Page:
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Fest Brings All American Horror

By Jason Raymond

The New Orleans Horror film festival continued Friday night with screenings of short films as well as the features Savageland and the locally-filmed All American HorrorAll American Horror is a coming-of-age story set in rural Louisiana in 1959. Five teenagers from different cliques become trapped inside a church and have to face their fears while accepting someone different than any of them. Director John Swider along with Producers Wayne Douglas Morgan and Murray Roth attended the Friday night 10pm screening.

Film Review: The Trip to Italy

I haven't seen a film as fun as The Trip to Italy perhaps since original The Trip arrived in America in 2011. Steve Coogan and Rob Brydon return in a followup film as their bickering alter-egos, this time touring Italy vaguely following Romantic poets Shelley and Lord Byron while eating and drinking at fine restaurants. Just like the last time, witticisms and impressions flow across dinner tables. Old Coogan/Brydon staples like the James Bonds, Michael Caine, Pacino and Hugh Grant are joined by Tom Hardy and Christian Bale (unable to annunciate to a put-up A.D.), British TV show host Michael Parkinson, and musings on Alanis Morrissette's Jagged Little Pill.

Film Review: Tusk

As I sat stupefied through Tusk, I realized the only good coming from this experience would be my continued ability to vilify Kevin Smith and scorn his supporters. I find Smith alright on personal level. His frequent podcast appearances often amuse me. I love his famous story about how he and Barbara Streisand's former lover/hair stylist turned studio executive almost made a dreadful, black-suited Superman movie. I don't think he's a bad guy, just a horrible filmmaker.

Film Review: A Walk Among The Tombstones

Currently, Liam Neeson stars in movies at about the same rate as Michael Caine from the late 60s through 1990. A Walk Among The Tombstones feels like a throwback to Caine’s era: a lean, workman-like detective story whose pacing and editing isn't flashy. In Caine's better efforts like The Black Windmill or The Fourth Protocol , he played a spy. Here the source material comes from Lawrence Block, who has thrived as a second-tier detective mystery staple for decades. There's nothing original, but everything fits and functions. The movie doesn't shatter style like Michael Mann's Manhuter [1986], but it's better than a lot of recent crime movies.

Film Review: Zero Theorem

Heath Ledger's death midway through shooting marred his Terry Gilliam's last effort. Watching his first work since proved a joyless exercise. Though he's been on a slide since his splendid Time Bandits [1981], the American who worked his way into Monty Python via animation once offered visually unique, deeply flawed films that are fun to argue over. Can anyone who doesn't have a drug dependency really like The Fisher King [1991]?  Is Baron Munchausen [1988] good or just pretty in spots?  Unfortunately, The Zero Theorem, though better than his disastrous Jabberwocky [1977], looks far too much like Brazil [1985].

Film Review: Hannah and her Sisters

It's Woody Allen's last great film. That's a hard judgment on Crimes and Misdemeanors [1989], which was smart enough to show the world Alan Alda was an asshole by conning Alda into playing Alan Alda under the fig leaf of a stage name. For a man who had been at the pinnacle of comedy and filmmaking (treading in Allen's home waters as it were), the exposure (along with a couple of Alda-directed bombs) sealed Alda's fate as a contemporary filmmaker.&nbsp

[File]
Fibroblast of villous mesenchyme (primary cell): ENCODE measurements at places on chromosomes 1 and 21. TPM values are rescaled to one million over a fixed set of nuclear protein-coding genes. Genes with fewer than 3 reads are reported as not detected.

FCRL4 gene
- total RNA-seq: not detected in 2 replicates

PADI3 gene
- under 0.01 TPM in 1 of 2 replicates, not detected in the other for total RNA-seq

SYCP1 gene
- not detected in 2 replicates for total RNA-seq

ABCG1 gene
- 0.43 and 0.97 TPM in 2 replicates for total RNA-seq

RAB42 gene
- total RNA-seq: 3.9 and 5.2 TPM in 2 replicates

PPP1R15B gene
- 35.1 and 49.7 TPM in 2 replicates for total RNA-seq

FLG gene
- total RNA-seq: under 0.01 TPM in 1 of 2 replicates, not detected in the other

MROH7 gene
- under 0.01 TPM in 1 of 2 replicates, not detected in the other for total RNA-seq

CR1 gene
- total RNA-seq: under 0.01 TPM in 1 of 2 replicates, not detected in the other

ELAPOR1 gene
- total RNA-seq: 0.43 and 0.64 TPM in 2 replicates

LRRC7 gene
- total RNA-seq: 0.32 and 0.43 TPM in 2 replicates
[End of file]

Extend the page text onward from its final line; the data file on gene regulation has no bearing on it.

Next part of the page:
Film Review: The Last Sentence

In the glow of Ingmar Bergman, you might forget that Sweden has other filmmakers. Jan Troell's The Last Sentence [Dom over dod man] is so forgettable you'll keep on forgetting. The feature follows Swedish journalist Torgny Segerstedt as he writes caustic editorials about Nazi leader Adolf Hitler from 1933 until Segerstedt's death in 1945. While becoming Sweden's most prominent anti-Nazi, Segerstedt had a long-time adulterous relationship with his wife's publisher, a rich, urbane woman of Jewish ancestry. His boss, Axel Frossman, knows of the

Cast & Crew Claim Hollywood South Production Failed to Pay Nearly $200k

Shooting the film The Dark Tales of El Diablo employed dozens of local industry veterans. However, months after filming wrapped, the cast and crew say they that nearly $200,000 in wages have not been paid. The unhappy parties worked on an independent segment of the film called The Devil's Brake, which they shot for nine days this June outside of Slidell, Louisiana. At completion, they were assured of prompt payment by Writer/Director/Producer Spencer F. Lee, but most of the crew say that they have not received checks and some of those that did receive checks have been unable to cash them due to insufficient funds.

Film Review: Ida

American cinema doesn't make films like Ida, a moody character study from director Pawel Pawlikowski. After making Summer of Love [2004] and The Woman in the Fifth [2011], Pawlikowski has left behind English and actors readily known to English-speakers to present his countrymen this grim reminder of their past.

Film Review: Frank

After a run of crummy movies, Frank feels far superior than it actually is. Brendan Gleeson's son, Domhnall, plays Jon, a wannabe songwriter/keyboardist. Drifting through humdrum, he discovers an unpronounceable assembly of letters announcing the strangest band you'd expect in a Sundance-independent quirky comedy. Of course, Sundance-independent means that Michael Fassbender (lead vocalist/wearer of huge fiberglass head) and Maggie Gyllenhaal (weird electric cat howler/backing vocals) lead the band.

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